Jiahu - Chinese Neolithic Evidence for Rice, Flutes, and Writing

The Chinese Neolithic Site of Jiahu Holds a Number of "Firsts"

Water Lily (Nelumbo species)
Water Lily (Nelumbo species) - Primary subsistence crop during Jiahu's first occupation. © Ganymede Photography - All rights reserved. / Getty Images

Jiahu is an early Chinese Neolithic archaeological site, occupied between 7000-5000 calendar years ago [cal BC], with crucial evidence for a wide variety of Neolithic advances, including rice and pig domestication, symbolic writing, musical instruments, and fermented beverages.

Jiahu is located about 22 kilometers (13.6 miles) north of modern town of Wuyang, in the Huai valley of southwestern Henan Province, China, on the east slopes of Fuliu Mountain. The site is typically described as falling into three phases: early or Jiahu Phase (7000-6600 cal BC); middle or Peiligang I phase (6600-6200 cal BC); and late or Peiligang II phase (6200-5800 BC).


At its height, Jiahu was an oval-shaped settlement of approximately 5.5 hectares (13.6 acres), of which only a small percentage has been excavated. Forty-five house foundations have been identified to date, most of which are small, circular to oval in outline and between 4-10 square meters (43-107 square feet) in area. Most houses were semi-subterranean (meaning, partially dug into the ground), single-roomed structures built of posts, but some later had multiple rooms, thought to represent social stratification.

Archaeologists found ash pits, hearths, and over 370 storage pits within the site; a cemetery area with over 350 burials is also included in the site confines. Flotation studies from the excavated features at Jiahu (Zhijun and Juzhong), as well as excavated carbonized rice grains and phytoliths indicate that the residents of Jiahu relied primarily on lotus root ( Nelumbo) and water chestnuts (Trapa spp), supplemented by domesticated rice (Oryza sativa) and wild (or possibly domesticated) soybeans (Glycine soja), beginning as early as 7000-6500 cal BC.

Broomcorn or foxtail millet is implied by stable isotope analysis and typical for Peiligang culture sites but neither has been identified archaeologically at Jiahu.

Animals and Wine

Animal bone represented in the excavations include domesticated pig, dog, sheep, cattle, and water buffalo, as well as wild deer, tortoise and turtle, carp and Yangzi crocodile. Early subsistence practices in evidence at Jiahu indicate the residents were primarily hunter-gatherers at first, cultivating rice as a part-time basis; but domesticated animals and plants grew in importance over time.

Seeds and fruits of grape (Vitus spp) were found at Jiahu, and evidence of an early fermented beverage combining rice, honey, hawthorn fruit and/or grape was found as residues embedded in the walls of several pottery vessels at Jiahu dated ~9000 years ago. The Jiahu beverage is considered the oldest known fermented wine to date.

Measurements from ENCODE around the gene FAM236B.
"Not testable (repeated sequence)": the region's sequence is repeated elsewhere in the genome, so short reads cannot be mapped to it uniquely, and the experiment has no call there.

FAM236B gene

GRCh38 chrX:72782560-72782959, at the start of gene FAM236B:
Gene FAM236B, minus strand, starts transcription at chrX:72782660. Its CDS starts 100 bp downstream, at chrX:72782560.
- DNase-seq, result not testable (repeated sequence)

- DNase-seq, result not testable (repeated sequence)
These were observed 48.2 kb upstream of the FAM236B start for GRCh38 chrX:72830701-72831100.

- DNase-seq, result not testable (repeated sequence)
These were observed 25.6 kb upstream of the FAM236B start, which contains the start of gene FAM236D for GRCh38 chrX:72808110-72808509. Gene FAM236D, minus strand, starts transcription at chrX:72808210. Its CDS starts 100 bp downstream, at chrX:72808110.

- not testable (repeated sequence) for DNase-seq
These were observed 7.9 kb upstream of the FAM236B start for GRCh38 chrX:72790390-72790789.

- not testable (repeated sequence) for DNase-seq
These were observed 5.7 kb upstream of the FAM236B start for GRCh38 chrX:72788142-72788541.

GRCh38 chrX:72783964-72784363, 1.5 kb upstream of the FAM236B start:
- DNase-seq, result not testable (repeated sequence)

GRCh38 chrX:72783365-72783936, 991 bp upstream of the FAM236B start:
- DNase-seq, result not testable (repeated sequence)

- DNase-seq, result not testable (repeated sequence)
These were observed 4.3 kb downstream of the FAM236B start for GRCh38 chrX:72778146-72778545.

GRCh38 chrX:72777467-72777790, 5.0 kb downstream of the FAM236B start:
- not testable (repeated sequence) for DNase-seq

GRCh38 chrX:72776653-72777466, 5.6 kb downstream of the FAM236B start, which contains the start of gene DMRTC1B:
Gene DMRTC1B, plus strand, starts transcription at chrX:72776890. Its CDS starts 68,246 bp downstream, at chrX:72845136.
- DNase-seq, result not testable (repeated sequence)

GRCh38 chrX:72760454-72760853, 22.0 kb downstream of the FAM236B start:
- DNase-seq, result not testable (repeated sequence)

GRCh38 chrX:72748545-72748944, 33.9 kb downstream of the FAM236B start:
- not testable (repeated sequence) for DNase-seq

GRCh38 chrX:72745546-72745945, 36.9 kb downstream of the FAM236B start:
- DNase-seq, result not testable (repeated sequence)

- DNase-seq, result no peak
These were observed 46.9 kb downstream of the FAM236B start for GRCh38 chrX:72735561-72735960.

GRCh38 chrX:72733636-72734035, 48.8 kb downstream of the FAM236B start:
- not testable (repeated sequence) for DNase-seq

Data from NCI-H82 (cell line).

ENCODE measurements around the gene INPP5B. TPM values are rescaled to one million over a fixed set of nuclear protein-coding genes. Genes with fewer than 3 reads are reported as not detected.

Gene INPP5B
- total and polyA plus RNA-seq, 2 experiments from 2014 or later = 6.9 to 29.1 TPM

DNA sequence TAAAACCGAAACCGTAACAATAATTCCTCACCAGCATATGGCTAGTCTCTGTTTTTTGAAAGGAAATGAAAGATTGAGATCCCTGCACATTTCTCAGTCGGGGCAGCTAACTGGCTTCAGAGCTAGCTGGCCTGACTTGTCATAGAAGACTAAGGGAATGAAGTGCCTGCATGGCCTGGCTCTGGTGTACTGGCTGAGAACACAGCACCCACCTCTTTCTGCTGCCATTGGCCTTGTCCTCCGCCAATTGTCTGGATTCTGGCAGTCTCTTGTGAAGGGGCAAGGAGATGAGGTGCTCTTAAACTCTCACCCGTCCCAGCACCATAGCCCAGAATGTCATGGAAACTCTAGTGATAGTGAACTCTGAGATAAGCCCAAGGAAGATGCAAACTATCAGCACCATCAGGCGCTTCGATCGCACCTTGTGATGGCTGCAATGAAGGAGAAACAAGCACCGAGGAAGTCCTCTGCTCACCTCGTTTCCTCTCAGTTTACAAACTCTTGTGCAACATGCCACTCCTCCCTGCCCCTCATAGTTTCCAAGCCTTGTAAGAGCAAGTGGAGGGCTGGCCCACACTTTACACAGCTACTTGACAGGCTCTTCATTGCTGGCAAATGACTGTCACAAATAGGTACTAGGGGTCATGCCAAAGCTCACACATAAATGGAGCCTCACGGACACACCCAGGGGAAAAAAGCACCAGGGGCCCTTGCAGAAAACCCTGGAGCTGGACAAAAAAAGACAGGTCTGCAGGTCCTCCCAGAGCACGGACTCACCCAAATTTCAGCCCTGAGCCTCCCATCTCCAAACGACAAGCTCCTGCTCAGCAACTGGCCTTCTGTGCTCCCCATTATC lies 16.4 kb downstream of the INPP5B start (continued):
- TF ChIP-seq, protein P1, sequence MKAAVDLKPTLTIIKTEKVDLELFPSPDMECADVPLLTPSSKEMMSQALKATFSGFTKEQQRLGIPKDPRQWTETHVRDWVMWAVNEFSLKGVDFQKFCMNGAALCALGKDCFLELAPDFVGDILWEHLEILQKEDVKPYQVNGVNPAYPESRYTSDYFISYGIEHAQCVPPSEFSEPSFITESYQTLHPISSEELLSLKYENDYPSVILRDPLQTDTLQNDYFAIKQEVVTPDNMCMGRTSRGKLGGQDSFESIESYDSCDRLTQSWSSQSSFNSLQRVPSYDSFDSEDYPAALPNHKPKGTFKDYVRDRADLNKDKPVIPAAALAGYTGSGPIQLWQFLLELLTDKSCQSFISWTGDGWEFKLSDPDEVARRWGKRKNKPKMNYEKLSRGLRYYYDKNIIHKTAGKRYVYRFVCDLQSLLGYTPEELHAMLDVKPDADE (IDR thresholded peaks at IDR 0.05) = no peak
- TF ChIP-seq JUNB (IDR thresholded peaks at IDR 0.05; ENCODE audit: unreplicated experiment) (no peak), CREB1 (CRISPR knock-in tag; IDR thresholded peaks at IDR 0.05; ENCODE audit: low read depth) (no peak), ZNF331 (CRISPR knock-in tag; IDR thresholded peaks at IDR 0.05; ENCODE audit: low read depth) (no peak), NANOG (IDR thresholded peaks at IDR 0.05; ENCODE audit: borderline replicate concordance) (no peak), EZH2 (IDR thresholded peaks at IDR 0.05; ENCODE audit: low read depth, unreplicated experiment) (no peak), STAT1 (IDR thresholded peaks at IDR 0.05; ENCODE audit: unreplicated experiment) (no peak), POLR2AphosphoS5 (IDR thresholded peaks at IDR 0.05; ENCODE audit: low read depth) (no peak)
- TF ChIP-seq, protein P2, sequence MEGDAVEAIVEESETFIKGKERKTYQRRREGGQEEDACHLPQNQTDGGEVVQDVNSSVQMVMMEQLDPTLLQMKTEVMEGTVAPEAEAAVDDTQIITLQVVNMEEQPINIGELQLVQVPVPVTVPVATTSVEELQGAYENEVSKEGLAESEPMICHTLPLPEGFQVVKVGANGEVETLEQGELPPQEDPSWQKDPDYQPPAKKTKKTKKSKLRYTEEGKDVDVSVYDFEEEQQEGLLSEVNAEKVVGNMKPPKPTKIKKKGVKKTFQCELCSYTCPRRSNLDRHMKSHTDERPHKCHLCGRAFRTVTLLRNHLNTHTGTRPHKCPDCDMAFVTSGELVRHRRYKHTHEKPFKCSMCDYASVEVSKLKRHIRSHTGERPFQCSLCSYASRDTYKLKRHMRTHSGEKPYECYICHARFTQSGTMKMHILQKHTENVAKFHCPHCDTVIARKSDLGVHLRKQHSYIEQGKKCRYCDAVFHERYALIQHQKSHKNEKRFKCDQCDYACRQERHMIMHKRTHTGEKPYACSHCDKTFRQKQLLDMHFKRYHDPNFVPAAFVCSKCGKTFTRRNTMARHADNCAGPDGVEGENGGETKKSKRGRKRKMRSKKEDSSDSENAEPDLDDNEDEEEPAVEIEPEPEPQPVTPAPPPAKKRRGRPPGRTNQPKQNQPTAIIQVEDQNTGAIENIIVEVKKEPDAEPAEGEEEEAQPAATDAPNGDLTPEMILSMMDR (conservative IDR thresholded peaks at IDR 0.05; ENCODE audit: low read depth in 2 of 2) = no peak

Over 350 burials representing 500 individuals have been identified within the cemetery at the site. The burials consisted of single or multiple interments, with the bodies extended and oriented west or south-west. Infants were buried in jars. As is common with Neolithic communities, the burials were in a set-aside cemetery, although many burials over-lapped, so they were probably not marked.

Most of the burials included at least one grave good, typically a utilitarian tool, but a handful had as many as 60 tools, ornaments, and ritual artifacts. The richest burials were exclusively male, and included exotic personal ornaments made of turquoise or fluorite as grave goods, and carved tortoise plastrons.


Thousands of artifacts have been recovered from Jiahu. Tools found within the burials and the village included polished stone axes, stone shovels, sickles with toothed blades, and pairs of grinding stone querns. Other tools included bone fishing darts, winged arrow heads, eyed needles, awls, and dagger-like and fork-like objects.

Nine pottery kilns have been found at Jiahu, spanning the entire occupation. The earliest pottery (in the Jiahu phase) is reddish, or reddish brown with fine sand temper. Most of the vessels are plain or cord-marked jars, bowls or basins. Later pottery was decorated with cord-impressed or incised patterns, appliqued forms, and styles that included classic ding style basins and jars; pots with everted mouths, rolled or folded rims; and shallow and deep bowls.

Flutes and Writing at Jiahu

Thirty flutes made from the bones of red-crowned cranes were discovered within the burials, some of which can still be played. They have different numbers of holes, representing different five-, six- and seven-note musical scales.

Nine tortoise shells and two bone objects found within the burials were engraved with what appear to be symbols. Most of the symbols date to the second period at Jiahu (6600-6200 cal BC). The signs are all unique, and they include an eye-shaped sign; a sign similar to the Yinxu character (found on oracle bones) for eight and another for 10; and a box with a line through it, similar to the symbol for window in Yinxu. One appears to be a person with a conspicuous right hand; others are simple horizontal lines. Scholars don't suggest that they have the same meaning as the Yinxu graphs, but may represent clan designations.

Jiahu Archaeology

Jiahu was discovered in 1962, and excavated between 1983 and 1987, by the Henan Provincial Institute of Cultural Relics and Archaeology.